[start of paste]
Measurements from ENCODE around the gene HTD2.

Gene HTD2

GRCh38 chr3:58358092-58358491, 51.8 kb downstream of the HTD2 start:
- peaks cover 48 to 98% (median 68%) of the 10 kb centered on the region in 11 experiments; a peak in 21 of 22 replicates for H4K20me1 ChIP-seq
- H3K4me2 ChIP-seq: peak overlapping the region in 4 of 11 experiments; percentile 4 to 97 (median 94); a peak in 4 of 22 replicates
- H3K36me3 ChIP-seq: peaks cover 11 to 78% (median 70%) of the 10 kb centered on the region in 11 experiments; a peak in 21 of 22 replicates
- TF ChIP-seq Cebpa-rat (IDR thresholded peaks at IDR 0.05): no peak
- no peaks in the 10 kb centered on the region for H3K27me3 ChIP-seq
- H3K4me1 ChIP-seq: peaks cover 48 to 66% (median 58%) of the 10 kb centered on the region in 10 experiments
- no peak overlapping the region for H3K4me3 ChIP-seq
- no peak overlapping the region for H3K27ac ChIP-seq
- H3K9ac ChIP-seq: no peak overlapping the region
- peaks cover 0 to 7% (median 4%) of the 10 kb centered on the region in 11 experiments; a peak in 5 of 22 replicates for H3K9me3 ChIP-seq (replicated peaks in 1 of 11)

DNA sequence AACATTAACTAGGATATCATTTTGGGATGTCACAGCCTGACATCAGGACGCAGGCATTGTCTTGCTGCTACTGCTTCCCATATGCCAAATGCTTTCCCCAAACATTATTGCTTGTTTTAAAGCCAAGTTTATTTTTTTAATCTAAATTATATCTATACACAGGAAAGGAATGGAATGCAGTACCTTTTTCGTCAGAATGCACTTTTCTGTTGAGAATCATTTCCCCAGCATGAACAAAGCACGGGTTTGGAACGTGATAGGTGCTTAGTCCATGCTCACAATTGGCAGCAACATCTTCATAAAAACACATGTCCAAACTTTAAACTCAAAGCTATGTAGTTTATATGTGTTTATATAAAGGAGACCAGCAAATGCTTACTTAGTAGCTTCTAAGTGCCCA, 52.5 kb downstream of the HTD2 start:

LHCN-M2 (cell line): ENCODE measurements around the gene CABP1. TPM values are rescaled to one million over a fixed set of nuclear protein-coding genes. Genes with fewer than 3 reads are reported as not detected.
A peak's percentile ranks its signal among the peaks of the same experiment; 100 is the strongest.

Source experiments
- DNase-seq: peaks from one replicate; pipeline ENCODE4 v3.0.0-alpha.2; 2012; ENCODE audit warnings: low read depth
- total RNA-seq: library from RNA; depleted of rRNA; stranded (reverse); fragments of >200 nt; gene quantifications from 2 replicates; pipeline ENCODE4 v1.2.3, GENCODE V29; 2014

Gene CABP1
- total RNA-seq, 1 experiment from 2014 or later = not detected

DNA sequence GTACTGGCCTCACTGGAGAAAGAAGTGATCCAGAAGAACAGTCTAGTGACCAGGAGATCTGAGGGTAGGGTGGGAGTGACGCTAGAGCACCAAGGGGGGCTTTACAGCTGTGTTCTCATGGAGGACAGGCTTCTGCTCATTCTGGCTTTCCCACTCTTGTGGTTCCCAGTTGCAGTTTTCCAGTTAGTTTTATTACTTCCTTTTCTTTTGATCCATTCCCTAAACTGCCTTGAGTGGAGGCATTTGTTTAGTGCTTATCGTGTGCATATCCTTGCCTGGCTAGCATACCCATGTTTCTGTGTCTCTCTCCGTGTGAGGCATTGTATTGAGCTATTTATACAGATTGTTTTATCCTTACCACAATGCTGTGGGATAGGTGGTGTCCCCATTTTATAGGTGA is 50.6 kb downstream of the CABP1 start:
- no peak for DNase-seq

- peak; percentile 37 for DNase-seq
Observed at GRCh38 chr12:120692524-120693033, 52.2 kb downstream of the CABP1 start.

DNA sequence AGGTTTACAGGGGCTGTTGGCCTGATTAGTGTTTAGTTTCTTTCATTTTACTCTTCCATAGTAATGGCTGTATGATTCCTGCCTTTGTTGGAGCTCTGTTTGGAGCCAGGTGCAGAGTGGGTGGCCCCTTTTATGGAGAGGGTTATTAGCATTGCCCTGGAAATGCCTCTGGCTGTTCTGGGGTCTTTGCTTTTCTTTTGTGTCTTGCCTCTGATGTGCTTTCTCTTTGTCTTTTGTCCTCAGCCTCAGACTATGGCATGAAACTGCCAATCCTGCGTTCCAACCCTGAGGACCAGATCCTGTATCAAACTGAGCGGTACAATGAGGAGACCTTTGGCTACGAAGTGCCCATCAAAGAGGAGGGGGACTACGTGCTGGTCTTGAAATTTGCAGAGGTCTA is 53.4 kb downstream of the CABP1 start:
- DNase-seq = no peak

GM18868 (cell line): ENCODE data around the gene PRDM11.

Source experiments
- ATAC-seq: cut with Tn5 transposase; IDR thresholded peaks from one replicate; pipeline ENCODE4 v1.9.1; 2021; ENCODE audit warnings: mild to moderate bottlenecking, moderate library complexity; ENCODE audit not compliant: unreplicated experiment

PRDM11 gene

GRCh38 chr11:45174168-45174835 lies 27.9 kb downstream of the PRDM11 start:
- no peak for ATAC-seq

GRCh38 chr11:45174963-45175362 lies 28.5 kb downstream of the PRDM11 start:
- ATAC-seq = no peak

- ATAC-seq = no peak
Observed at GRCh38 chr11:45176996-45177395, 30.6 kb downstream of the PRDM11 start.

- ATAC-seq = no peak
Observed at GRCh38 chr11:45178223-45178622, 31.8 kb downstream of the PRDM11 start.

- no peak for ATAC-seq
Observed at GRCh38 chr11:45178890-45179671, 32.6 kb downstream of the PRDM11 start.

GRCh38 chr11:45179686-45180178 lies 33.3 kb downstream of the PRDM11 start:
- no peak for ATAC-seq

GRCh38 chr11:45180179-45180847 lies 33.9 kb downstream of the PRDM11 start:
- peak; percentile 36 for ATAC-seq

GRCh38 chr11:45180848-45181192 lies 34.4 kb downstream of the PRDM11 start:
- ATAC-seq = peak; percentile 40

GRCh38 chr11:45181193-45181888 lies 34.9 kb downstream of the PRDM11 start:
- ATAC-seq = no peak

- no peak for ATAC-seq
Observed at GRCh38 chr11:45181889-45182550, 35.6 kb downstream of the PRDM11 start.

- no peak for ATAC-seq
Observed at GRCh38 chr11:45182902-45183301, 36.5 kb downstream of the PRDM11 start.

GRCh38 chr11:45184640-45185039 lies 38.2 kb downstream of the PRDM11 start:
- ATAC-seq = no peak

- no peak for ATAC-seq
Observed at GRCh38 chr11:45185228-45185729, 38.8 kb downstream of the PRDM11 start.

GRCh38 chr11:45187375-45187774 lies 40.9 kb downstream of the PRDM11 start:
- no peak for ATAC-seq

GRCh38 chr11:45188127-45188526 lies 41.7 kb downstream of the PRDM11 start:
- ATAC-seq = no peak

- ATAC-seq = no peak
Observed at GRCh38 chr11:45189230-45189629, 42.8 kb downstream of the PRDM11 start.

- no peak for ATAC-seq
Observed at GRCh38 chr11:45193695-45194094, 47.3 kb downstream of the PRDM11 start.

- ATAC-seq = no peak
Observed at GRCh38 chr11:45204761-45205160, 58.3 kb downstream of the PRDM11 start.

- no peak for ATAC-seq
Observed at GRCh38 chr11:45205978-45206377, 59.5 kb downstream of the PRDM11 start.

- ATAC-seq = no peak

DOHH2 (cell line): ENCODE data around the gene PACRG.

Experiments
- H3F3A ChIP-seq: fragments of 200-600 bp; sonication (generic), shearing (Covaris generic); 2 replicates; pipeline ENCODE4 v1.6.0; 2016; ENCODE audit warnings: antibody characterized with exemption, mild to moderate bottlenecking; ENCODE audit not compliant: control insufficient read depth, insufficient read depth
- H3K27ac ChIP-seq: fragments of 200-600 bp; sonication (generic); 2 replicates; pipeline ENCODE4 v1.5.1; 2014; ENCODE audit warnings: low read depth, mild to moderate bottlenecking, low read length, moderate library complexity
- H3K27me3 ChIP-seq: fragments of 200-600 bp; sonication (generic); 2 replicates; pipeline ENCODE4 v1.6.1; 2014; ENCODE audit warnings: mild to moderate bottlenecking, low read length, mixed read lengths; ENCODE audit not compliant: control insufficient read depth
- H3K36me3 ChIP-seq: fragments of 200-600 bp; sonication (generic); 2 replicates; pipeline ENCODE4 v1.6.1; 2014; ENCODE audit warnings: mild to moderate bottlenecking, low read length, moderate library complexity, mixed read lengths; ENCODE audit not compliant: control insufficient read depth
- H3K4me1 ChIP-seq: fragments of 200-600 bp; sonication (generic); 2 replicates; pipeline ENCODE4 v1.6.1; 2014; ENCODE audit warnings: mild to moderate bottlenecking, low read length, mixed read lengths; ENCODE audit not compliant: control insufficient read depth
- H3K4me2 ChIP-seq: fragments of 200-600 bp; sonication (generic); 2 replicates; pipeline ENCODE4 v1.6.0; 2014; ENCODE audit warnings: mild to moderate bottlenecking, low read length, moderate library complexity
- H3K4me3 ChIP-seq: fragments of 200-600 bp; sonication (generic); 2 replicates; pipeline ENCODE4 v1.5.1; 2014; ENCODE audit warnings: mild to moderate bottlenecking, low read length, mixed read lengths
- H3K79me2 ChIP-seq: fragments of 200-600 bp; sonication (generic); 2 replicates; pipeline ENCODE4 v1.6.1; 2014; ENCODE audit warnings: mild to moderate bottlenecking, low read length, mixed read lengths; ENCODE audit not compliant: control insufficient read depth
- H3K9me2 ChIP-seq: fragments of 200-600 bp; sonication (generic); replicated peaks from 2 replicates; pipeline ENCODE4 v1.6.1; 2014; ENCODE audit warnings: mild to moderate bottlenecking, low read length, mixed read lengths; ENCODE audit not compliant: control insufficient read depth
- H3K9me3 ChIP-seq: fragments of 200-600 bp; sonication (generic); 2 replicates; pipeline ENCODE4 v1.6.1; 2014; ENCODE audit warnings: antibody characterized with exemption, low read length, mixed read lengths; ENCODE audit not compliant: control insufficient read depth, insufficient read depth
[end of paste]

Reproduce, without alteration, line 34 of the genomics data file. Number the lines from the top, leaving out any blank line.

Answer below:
GRCh38 chr11:45174963-45175362 lies 28.5 kb downstream of the PRDM11 start: